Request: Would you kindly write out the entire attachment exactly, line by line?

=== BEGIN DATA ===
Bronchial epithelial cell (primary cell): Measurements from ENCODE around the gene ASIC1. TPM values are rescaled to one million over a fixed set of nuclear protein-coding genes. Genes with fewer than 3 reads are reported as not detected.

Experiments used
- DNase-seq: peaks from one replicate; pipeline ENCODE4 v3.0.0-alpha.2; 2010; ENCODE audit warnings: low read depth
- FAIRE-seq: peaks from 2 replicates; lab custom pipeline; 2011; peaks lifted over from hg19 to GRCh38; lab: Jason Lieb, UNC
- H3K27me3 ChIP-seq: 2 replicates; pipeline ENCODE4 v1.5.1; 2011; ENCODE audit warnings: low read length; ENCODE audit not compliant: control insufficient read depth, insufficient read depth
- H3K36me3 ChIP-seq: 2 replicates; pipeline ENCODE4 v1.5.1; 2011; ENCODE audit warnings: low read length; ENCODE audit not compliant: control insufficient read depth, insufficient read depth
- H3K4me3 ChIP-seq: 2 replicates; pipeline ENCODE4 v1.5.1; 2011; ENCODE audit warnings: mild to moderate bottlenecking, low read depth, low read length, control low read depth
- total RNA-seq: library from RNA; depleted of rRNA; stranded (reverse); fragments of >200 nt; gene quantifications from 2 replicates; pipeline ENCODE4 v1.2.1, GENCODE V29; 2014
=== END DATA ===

Bronchial epithelial cell (primary cell): Measurements from ENCODE around the gene ASIC1. TPM values are rescaled to one million over a fixed set of nuclear protein-coding genes. Genes with fewer than 3 reads are reported as not detected.

Experiments used
- DNase-seq: peaks from one replicate; pipeline ENCODE4 v3.0.0-alpha.2; 2010; ENCODE audit warnings: low read depth
- FAIRE-seq: peaks from 2 replicates; lab custom pipeline; 2011; peaks lifted over from hg19 to GRCh38; lab: Jason Lieb, UNC
- H3K27me3 ChIP-seq: 2 replicates; pipeline ENCODE4 v1.5.1; 2011; ENCODE audit warnings: low read length; ENCODE audit not compliant: control insufficient read depth, insufficient read depth
- H3K36me3 ChIP-seq: 2 replicates; pipeline ENCODE4 v1.5.1; 2011; ENCODE audit warnings: low read length; ENCODE audit not compliant: control insufficient read depth, insufficient read depth
- H3K4me3 ChIP-seq: 2 replicates; pipeline ENCODE4 v1.5.1; 2011; ENCODE audit warnings: mild to moderate bottlenecking, low read depth, low read length, control low read depth
- total RNA-seq: library from RNA; depleted of rRNA; stranded (reverse); fragments of >200 nt; gene quantifications from 2 replicates; pipeline ENCODE4 v1.2.1, GENCODE V29; 2014